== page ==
1. Guessing Game
  2. Common Programming Concepts
    1. Variables and Mutability
    2. Data Types
    3. Function
    4. Control Flow
  3. Understanding Ownership
    1. References and Borrowing
    2. The Slice Type
  4. Using Structs
    1. An Example Program Using Structs
    2. Method Syntax
  5. Enums and Pattern Matching
    1. The match Control Flow Operator
    2. Concise Control Flow with if let
  6. Managing Growing Projects with Packages, Crates, and Modules
    1. Defining Modules to Control Scope and Privacy
    2. Paths for Referring to an Item in the Module Tree
    3. Bringing Paths into Scope with the use Keyword
    4. Separating Modules into Different Files
  7. Common Collections
    1. Storing UTF-8 Encoded Text with Strings
    2. Storing Keys with Associated Values in Hash Maps
  8. Error Handling
    1. Unrecoverable Errors with panic!
    2. Recoverable Errors with Result
  9. Generic Types, Traits, and Lifetimes
    1. Traits: Defining Shared Behavior
    2. Generics Rust by Example
      1. Functions
      2. Implementation
  10. Writing Automated Tests
  11. Object Oriented Programming
  12. Adding dependancies
  13. Option Take
  14. RefCell
  15. mem
  16. Data Structure
    1. Linked List
    2. Binary search tree
    3. N-ary Sum tree
  17. Recipe
    1. Semi colon
    2. Calling rust from python
    3. Default
    4. Crytocurrency With rust
    5. Function chaining
    6. Question Mark Operator
    7. Tests with println
    8. lib and bin
    9. Append vector to hash map
    10. Random Number
    11. uuid4
    12. uwrap and option
  18. Blockchain with Rust
  19. Near Protocol
    1. Startup code
    2. Couter
    3. Status
    4. Avrit
  20. Actix-web

References and Borrowing

References and Borrowing

One case use reference without moving the string to calculate_length

fn main() {
    let s1 = String::from("hello");

    let len = calculate_length(&s1);

    println!("The length of '{}' is {}.", s1, len);

fn calculate_length(s: &String) -> usize {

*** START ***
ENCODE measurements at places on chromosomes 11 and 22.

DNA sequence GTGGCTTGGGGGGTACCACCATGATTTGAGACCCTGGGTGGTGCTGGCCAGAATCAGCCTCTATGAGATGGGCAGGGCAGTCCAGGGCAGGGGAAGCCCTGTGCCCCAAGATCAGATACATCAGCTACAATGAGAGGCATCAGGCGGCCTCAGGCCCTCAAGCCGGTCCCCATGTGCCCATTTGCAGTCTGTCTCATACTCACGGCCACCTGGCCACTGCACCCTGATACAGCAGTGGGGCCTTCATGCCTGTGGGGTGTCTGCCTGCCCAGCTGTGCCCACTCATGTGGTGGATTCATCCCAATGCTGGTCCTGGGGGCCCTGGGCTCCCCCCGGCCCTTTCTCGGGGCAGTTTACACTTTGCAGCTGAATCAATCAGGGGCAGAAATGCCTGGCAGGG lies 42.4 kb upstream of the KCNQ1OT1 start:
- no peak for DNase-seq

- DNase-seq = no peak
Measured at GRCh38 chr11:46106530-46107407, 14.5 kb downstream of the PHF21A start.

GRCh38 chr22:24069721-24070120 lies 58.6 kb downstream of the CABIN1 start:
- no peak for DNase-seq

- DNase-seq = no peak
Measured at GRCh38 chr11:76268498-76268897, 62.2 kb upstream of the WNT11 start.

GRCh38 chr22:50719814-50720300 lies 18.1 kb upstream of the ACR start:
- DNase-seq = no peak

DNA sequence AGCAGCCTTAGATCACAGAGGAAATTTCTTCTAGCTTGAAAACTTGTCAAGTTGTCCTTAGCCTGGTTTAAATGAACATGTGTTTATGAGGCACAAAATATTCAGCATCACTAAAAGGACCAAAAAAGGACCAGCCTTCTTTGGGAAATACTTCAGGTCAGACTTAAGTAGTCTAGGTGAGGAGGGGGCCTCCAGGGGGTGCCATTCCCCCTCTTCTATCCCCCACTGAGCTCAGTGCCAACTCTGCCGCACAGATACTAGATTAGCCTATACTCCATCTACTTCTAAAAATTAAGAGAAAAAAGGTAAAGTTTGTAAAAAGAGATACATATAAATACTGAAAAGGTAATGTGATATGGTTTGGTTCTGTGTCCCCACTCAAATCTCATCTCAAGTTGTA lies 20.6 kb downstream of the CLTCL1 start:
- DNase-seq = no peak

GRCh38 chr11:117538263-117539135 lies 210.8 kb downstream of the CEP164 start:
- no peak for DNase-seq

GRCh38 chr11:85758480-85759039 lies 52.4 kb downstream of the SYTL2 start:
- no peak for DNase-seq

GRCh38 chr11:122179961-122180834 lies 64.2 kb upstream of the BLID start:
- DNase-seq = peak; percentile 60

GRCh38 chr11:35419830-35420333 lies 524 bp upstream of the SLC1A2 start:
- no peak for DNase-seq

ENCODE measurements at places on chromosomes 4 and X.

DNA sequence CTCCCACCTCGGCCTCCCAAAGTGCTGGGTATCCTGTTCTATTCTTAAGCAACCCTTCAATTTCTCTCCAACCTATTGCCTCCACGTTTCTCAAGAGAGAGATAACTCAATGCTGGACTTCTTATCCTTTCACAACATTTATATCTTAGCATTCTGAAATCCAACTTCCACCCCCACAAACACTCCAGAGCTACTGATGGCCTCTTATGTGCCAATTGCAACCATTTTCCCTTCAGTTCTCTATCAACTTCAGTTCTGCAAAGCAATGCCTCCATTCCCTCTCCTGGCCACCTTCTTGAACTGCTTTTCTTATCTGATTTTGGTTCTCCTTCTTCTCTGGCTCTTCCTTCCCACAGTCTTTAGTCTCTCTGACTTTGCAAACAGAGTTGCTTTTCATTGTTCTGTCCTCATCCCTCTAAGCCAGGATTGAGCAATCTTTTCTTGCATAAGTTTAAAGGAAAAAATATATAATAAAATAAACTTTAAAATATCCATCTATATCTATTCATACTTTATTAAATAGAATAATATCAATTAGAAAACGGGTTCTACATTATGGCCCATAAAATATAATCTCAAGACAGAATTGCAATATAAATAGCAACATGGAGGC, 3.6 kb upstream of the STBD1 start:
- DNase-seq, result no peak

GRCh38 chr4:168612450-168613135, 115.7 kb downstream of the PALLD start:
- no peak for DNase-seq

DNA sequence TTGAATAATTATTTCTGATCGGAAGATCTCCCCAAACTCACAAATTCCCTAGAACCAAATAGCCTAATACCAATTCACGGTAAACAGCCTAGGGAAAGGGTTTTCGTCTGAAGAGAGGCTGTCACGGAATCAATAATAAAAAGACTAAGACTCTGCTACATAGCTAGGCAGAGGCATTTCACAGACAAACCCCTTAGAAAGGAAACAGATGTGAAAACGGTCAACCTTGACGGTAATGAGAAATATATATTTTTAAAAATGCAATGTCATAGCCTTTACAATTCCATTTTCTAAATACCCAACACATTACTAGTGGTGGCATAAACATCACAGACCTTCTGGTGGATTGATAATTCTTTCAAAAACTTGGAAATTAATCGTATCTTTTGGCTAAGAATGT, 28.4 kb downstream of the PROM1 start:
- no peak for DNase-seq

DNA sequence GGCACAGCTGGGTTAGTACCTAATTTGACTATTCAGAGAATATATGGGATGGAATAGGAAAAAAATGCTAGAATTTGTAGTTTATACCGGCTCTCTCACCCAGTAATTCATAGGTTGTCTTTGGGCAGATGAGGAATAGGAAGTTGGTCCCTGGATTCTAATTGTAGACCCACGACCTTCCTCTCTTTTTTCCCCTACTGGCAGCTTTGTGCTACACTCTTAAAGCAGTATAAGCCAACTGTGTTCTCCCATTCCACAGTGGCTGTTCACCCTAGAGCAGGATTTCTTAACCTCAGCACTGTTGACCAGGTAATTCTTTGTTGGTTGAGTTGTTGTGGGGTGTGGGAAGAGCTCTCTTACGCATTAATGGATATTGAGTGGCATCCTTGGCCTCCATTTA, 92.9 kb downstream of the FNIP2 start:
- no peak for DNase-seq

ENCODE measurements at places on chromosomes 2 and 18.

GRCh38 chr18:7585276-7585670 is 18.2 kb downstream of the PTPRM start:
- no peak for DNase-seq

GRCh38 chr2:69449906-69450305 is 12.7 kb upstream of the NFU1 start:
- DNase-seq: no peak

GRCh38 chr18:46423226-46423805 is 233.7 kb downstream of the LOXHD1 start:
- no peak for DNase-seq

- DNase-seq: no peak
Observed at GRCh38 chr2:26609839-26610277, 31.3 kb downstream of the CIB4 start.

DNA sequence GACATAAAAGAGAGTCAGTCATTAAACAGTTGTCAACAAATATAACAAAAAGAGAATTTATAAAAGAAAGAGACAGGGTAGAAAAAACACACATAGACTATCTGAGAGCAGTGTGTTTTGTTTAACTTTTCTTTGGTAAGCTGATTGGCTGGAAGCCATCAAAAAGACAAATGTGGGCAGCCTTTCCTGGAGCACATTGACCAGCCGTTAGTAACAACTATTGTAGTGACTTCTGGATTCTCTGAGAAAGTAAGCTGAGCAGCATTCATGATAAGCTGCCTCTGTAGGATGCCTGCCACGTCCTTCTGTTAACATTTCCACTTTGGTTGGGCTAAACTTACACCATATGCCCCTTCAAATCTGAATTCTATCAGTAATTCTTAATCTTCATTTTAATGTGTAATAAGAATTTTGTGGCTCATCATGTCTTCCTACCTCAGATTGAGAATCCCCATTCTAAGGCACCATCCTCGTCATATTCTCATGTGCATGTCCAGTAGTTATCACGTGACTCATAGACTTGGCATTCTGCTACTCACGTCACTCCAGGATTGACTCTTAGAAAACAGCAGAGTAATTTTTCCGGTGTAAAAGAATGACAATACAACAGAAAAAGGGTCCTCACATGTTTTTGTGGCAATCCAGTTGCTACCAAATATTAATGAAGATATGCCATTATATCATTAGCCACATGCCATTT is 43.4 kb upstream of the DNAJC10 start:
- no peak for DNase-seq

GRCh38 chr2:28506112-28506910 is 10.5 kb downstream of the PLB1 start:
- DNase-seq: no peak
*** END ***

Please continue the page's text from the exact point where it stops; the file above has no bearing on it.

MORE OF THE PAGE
Note that we pass &s1 into calculate_length and, in its definition, we take &String rather than String

These ampersands are references, and they allow you to refer to some value without taking ownership of it.


Note: The opposite of referencing by using & is dereferencing, which is accomplished with the dereference operator, *

let s1 = String::from("hello");

let len = calculate_length(&s1);

The &s1 syntax lets us create a reference that refers to the value of s1 but does not own it. Because it does not own it, the value it points to will not be dropped when the reference goes out of scope.

fn calculate_length(s: &String) -> usize { // s is a reference to a String
// Here, s goes out of scope. But because it does not have ownership of what
  // it refers to, nothing happens.

We call having references as function parameters borrowing. As in real life, if a person owns something, you can borrow it from them. When you’re done, you have to give it back.

But mutable references have one big restriction: you can have only one mutable reference to a particular piece of data in a particular scope. This code will fail:
Error code:
    let mut s = String::from("hello");

    let r1 = &mut s;
    let r2 = &mut s;

    println!("{}, {}", r1, r2);

As always, we can use curly brackets to create a new scope, allowing for multiple mutable references, just not simultaneous ones:
    let mut s = String::from("hello");

        let r1 = &mut s;
    } // r1 goes out of scope here, so we can make a new reference with no problems.

    let r2 = &mut s;

A similar rule exists for combining mutable and immutable references. This code results in an error:
Error code:
    let mut s = String::from("hello");

    let r1 = &s; // no problem
    let r2 = &s; // no problem
    let r3 = &mut s; // BIG PROBLEM

    println!("{}, {}, and {}", r1, r2, r3);

Note that a reference’s scope starts from where it is introduced and continues through the last time that reference is used
fn main() {
    let mut s = String::from("hello");

    let r1 = &s; // no problem
    let r2 = &s; // no problem
    println!("{} and {}", r1, r2);
    // r1 and r2 are no longer used after this point

    let r3 = &mut s; // no problem
    println!("{}", r3);

Dangling References

In languages with pointers, it’s easy to erroneously create a dangling pointer, a pointer that references a location in memory that may have been given to someone else, by freeing some memory while preserving a pointer to that memory.

In Rust, by contrast, the compiler guarantees that references will never be dangling references: if you have a reference to some data, the compiler will ensure that the data will not go out of scope before the reference to the data does.

Error code:
fn main() {
    let reference_to_nothing = dangle();

fn dangle() -> &String {
    let s = String::from("hello");


Error code:
fn dangle() -> &String { // dangle returns a reference to a String

    let s = String::from("hello"); // s is a new String

    &s // we return a reference to the String, s
// Here, s goes out of scope, and is dropped. Its memory goes away.
  // Danger!

Because s is created inside dangle, when the code of dangle is finished, s will be deallocated. But we tried to return a reference to it. That means this reference would be pointing to an invalid String. That’s no good! Rust won’t let us do this.

The solution here is to return the String directly:
fn main() {
    let string = no_dangle();

fn no_dangle() -> String {
    let s = String::from("hello");